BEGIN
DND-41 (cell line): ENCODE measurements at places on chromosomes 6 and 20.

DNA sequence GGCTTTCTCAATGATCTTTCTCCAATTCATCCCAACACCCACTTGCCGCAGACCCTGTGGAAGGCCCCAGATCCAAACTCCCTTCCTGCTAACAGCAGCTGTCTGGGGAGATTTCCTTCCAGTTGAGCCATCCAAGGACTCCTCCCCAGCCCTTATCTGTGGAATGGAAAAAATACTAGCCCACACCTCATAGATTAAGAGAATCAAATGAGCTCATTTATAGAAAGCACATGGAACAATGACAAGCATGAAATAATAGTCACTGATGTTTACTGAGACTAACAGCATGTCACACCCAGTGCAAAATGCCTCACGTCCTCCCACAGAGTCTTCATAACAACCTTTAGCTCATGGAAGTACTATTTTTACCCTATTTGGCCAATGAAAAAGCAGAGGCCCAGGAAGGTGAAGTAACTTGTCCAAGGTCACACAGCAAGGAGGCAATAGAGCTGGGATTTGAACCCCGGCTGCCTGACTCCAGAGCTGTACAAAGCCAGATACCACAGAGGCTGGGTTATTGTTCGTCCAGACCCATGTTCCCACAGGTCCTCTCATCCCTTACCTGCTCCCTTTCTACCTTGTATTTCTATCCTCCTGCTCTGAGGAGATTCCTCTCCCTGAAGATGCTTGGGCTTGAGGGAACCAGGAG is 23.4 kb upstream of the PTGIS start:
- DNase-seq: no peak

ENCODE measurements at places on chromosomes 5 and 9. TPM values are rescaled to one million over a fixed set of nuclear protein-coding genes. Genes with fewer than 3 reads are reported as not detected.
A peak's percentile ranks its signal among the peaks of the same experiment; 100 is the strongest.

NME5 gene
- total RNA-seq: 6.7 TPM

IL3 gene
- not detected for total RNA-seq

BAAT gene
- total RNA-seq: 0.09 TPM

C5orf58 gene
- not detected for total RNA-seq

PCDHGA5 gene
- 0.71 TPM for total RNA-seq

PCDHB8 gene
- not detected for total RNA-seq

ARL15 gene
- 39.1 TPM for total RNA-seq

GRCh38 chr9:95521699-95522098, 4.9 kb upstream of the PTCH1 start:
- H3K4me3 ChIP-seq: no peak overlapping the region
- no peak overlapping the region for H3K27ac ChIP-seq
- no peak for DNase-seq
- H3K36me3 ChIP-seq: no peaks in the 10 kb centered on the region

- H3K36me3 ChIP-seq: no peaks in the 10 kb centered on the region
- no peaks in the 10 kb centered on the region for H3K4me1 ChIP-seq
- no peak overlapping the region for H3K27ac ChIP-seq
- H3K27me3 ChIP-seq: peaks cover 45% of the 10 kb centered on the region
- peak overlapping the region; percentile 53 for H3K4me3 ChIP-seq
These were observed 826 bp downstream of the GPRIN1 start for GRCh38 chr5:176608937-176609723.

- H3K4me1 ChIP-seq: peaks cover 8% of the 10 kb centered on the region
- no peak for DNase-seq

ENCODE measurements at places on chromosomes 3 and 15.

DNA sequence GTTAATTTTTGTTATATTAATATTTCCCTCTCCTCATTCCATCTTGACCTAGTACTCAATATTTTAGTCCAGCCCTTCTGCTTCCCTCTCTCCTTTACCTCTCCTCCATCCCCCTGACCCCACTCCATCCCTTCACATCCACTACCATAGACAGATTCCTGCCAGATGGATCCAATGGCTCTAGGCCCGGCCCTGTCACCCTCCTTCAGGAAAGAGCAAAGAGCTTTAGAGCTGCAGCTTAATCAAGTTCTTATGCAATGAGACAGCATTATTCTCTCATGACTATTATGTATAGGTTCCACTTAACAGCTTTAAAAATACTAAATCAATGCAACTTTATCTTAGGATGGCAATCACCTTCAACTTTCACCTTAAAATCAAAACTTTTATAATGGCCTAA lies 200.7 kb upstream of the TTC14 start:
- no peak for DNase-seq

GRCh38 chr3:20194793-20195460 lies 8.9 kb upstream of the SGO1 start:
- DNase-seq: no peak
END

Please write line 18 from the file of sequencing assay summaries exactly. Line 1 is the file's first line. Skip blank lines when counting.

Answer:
ARL15 gene